Moore Raiding Banks for Proprietary Traders
Moore Capital has been aggressively recruiting proprietary-trading teams from big investment banks.
In the past two months, the $14 billion hedge fund manager has hired four people from Citigroup's prop desk, including chief trader Matt Carpenter and his deputy, Matt Newton. The most recent moves: This month, Moore enlisted Citi healthcare-stock portfolio manager Jay Kim and his equity analyst, Susan Lee.
Moore, led by Louis Bacon, isn't the only big-name fund operator looking to lure proprietary traders frustrated by the shifting regulatory landscape and post-financial-crisis limits on compensation. Balyasny Asset Management, Blackstone Group's hedge fund business, Citadel's PioneerPath Capital unit, Diamondback Capital, Millennium Management and SAC Capital all are on the prowl for Wall Street talent.
The hedge fund firms have gotten a boost from the so-called Volcker rule, the Obama Administration's proposed ban on proprietary trading by regulated banks. The proposal is named for former Federal Reserve Chairman Paul Volcker, an advisor to President Obama. Some market players noted, however, that the most aggressive hedge fund shops have been targeting bank prop desks since the market meltdown in late 2008. And some investment banks - including Bank of America, Morgan Stanley and RBC - have been equally aggressive in recruiting outside portfolio managers to join their desks.
Carpenter, who ran $1 billion of proprietary capital for Citi, is setting up a long-short equity group at Moore based on the model he had in place at Citi, according to a person familiar with his plans. Two-person teams consisting of a portfolio manager and an analyst will each run independent books across various sectors.
At the same time, Moore is scouring bank prop desks for senior distressed-credit portfolio managers. The New York firm has been looking to beef up its fixed-income business since credit specialist Tim Leslie spun out his team in 2008 as James Caird Asset Management in London. Earlier, Victor Khosla ran a distressed-debt portfolio for Moore, but left in 2003 to form Strategic Value Partners of Greenwich, Conn.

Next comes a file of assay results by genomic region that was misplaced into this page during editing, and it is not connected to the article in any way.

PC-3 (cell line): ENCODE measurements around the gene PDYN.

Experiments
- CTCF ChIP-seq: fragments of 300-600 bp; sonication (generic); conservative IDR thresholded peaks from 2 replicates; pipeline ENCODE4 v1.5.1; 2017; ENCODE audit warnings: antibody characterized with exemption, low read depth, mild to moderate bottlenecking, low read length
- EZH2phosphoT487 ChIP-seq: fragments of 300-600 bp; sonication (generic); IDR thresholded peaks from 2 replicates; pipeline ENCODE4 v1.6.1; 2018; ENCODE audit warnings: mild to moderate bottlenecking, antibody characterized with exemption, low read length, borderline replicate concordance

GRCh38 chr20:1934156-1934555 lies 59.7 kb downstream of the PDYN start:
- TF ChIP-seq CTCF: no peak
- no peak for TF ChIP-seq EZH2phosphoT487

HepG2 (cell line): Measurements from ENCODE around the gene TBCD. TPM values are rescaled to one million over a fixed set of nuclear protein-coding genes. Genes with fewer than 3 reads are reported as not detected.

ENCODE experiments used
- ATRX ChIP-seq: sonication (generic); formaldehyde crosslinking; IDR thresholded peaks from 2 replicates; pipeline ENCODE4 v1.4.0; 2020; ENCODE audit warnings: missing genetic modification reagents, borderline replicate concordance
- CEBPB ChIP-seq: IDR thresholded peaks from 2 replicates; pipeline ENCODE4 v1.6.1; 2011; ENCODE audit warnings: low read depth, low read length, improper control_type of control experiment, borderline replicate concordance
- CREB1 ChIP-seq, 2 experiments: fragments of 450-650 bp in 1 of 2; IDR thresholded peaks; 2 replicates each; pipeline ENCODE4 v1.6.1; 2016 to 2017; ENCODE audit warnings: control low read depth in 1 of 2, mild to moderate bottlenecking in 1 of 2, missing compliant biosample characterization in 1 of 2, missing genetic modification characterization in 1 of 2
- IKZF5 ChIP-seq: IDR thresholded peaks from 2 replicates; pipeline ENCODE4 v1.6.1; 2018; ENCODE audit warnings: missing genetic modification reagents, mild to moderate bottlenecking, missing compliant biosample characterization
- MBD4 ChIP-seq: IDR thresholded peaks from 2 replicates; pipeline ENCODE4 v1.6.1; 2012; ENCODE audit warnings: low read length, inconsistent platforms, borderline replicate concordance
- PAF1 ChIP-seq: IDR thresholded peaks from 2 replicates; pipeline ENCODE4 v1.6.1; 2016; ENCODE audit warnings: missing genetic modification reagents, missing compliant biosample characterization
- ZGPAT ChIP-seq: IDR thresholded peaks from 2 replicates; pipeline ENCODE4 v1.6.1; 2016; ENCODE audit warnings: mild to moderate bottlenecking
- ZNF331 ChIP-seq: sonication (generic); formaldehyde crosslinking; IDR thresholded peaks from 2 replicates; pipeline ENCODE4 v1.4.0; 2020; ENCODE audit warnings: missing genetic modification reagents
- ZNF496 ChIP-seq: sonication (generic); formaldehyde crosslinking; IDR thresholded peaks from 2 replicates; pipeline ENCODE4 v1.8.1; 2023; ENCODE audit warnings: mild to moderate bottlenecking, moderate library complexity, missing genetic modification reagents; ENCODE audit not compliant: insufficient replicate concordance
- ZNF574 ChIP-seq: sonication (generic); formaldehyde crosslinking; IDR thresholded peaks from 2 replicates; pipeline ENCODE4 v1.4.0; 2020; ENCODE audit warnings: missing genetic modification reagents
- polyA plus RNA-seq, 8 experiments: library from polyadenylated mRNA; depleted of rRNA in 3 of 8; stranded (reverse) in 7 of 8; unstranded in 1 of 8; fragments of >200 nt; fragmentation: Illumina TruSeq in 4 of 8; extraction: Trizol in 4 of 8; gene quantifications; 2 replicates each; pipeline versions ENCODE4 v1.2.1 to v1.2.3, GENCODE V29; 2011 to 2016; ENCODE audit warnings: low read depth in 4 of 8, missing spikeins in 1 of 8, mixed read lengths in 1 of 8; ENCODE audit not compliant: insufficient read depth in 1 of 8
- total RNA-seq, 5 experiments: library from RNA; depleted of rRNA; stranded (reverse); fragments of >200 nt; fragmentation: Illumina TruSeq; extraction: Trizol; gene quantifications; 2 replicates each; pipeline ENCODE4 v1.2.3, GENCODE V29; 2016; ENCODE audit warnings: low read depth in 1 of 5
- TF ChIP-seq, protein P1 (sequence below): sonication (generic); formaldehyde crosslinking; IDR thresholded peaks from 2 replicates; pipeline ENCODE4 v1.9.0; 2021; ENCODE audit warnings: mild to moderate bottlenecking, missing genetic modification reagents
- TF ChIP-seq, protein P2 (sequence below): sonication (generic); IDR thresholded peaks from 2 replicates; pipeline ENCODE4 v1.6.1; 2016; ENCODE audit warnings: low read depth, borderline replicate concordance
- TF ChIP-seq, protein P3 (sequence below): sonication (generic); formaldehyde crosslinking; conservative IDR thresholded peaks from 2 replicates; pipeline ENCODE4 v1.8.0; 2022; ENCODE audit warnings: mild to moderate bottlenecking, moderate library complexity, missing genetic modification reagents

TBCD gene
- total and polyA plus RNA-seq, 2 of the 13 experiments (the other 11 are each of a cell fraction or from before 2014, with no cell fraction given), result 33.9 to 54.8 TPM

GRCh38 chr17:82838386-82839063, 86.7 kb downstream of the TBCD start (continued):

For successful prop traders, joining a big hedge fund operation is one of several options available to them. So-called seed investors have been busy raising capital to back startup managers in exchange for a cut for their profits. Some large family offices, meanwhile, are hiring in-house portfolio managers, offering them an opportunity to establish a track record before launching a hedge fund.
Separately, some broker-dealers are giving portfolio managers a platform to run their own money, providing infrastructure and a line of credit that gives them leverage. The manager gets to keep the lion's share of his gains - anywhere from 50-90% - but also has to eat all of the losses in the event of a bad month.
In addition, there's a growing number of unaffiliated proprietary-trading desks willing to provide emerging managers with startup capital. These outfits operate like a hedge fund, but with a single investor. Managers typically get to pocket 70% of gains. Another selling point: These firms wouldn't require a manager to register with the SEC.
The drawback of a private prop desk, one institutional investor noted, is the lack of a diverse investor base. "The problem is, your business is only as good as your one investor," he said. "If he's not happy, you're not happy."